Debbie W. Wilson
“I don’t like her.” I was probably seven years old when I told my mother my reservations about a woman who was going to be my aunt. My uncle had brought his striking fiancée to meet the family. She smiled, but something about her said “Beware.”
When your child tells you she doesn’t like someone, how do you respond? Or when you feel wary about someone in a respected position, what do you do? Often Christian parents tell their child, “Now sweetie, we’re supposed to love everyone.” They incorrectly believe that love means trusting.
Jesus told us to be discerning. When He warned against casting pearls before swine, He was talking about unsafe people, not livestock (Matthew 7:6). God has placed internal radar within us. Sometimes we talk ourselves out of it because discernment feels judgmental and mean. Yet those warnings protect us.
After my uncle married his bride, her true nature came out. She was as cruel and beautiful as Snow White’s stepmother. My mother remembered my words and remarked that children see what adults often miss. I’ve thought about that when, as an adult, I’ve tried to talk myself out of uneasy feelings. I wanted to like the people I met. Trusting feels nice. Believing the best sounds kind. Yet, over the years, my instincts have usually proven right.
God’s Word helps us built a sound alarm system that warns and protect us. His Spirit activates that alarm as we walk with Him. Our radar may not spell out what’s wrong. It just tells us to be careful. We don’t have to understand the why. We just need to heed it.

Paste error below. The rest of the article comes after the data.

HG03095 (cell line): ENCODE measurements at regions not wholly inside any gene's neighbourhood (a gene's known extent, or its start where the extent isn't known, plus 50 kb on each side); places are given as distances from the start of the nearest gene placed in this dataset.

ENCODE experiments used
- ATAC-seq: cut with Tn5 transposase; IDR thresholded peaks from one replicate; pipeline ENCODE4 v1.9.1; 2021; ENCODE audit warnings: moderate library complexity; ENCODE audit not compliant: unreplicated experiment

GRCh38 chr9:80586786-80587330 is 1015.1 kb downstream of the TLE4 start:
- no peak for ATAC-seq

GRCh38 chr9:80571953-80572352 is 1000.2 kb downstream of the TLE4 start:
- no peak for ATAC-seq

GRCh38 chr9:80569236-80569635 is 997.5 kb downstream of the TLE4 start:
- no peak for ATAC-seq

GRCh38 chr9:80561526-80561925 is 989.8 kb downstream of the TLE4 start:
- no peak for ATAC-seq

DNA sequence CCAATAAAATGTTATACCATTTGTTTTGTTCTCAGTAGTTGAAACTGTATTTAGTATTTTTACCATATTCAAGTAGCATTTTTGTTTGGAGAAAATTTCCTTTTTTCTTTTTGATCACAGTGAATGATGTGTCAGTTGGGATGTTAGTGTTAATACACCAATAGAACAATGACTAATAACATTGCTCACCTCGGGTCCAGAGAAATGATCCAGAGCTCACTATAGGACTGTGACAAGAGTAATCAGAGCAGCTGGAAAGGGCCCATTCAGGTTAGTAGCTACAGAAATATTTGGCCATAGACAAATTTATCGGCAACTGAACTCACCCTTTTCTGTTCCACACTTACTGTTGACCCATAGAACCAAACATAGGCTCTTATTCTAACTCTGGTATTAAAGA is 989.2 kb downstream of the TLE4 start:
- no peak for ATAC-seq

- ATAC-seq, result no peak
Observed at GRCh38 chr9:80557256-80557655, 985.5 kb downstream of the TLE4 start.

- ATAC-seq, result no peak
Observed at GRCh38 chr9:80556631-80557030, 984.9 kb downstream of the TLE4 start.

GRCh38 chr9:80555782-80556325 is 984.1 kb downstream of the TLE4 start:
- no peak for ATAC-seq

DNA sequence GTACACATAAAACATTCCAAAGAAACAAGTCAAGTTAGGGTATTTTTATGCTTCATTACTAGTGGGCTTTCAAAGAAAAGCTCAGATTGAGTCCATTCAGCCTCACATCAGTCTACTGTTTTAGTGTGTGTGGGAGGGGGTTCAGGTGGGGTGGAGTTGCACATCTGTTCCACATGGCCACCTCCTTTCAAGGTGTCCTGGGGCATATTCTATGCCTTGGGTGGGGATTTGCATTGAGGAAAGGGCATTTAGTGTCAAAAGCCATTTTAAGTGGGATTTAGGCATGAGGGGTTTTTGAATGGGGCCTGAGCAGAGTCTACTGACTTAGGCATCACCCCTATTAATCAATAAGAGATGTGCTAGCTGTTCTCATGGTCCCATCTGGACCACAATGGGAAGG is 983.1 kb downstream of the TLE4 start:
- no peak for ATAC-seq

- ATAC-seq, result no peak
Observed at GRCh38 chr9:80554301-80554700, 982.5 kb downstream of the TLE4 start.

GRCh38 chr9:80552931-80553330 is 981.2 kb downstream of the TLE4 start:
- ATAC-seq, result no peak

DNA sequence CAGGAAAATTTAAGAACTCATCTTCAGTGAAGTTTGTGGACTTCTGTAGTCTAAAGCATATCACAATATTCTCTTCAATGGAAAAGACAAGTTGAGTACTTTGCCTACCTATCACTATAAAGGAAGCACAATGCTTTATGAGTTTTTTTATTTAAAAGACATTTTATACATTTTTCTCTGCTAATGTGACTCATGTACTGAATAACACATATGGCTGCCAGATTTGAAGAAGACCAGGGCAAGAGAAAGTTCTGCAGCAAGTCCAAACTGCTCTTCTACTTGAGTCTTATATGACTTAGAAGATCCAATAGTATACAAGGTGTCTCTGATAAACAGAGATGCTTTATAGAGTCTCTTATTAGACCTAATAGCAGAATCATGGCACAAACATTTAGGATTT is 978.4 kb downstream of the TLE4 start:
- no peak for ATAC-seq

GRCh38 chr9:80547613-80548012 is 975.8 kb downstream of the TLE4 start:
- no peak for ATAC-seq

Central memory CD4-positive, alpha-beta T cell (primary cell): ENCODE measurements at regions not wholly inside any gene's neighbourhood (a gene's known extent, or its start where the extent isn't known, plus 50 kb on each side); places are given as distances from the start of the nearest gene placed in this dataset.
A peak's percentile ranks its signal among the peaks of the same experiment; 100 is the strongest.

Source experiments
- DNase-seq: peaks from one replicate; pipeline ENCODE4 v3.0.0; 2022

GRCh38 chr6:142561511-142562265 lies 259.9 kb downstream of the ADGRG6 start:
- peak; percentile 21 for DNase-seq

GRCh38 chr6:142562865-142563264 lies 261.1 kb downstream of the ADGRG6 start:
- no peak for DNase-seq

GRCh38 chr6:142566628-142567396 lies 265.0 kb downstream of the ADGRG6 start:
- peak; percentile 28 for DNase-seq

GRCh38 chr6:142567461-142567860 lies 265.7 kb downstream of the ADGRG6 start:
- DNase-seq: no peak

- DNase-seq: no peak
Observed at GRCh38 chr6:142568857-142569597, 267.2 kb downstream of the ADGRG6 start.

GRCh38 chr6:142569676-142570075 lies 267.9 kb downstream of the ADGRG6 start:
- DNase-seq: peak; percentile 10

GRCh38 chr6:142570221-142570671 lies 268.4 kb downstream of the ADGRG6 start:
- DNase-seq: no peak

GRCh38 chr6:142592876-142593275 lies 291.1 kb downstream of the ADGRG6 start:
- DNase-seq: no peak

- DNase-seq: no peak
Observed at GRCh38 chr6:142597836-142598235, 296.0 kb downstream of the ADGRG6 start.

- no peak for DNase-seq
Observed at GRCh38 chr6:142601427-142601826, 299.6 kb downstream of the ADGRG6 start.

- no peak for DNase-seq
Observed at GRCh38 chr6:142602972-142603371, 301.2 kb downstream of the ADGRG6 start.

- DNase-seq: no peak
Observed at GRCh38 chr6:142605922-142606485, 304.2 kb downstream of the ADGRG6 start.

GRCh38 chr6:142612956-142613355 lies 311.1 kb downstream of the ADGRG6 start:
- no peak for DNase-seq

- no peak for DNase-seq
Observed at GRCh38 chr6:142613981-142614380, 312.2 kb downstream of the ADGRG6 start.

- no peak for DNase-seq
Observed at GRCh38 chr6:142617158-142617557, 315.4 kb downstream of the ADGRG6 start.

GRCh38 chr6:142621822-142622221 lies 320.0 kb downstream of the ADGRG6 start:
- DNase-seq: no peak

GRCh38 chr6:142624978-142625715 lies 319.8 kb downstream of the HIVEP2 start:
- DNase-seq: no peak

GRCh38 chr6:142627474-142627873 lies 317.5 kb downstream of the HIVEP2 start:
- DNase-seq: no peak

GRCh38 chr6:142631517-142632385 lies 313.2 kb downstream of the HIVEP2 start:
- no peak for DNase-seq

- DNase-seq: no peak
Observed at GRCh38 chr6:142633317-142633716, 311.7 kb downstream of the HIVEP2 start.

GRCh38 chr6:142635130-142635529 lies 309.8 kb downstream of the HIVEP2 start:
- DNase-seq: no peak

Don’t let the fear of being judgmental, narrow, or foolish stop you from being discerning. Here are 10 verses on evil to boost your internal alarm system.
Photo credit: ©Thinkstock/lolostock
1. Recognizing evil protects us from harm.
“Love must be sincere. Hate what is evil; cling to what is good” (Romans 12:9 NIV).
Are you surprised that love hates evil?
Evil here means harmful in effect. Some things may be evil for me but not for you. Credit cards help some people keep track of their spending, but they tempt others to overspend and create bondage to debt. Do certain people, types of entertainment, or situations cause you to stumble or suffer? Then, as The Message puts it, “Run for dear life from evil; hold on for dear life to good.”
Photo credit: ©Thinkstock/4maksym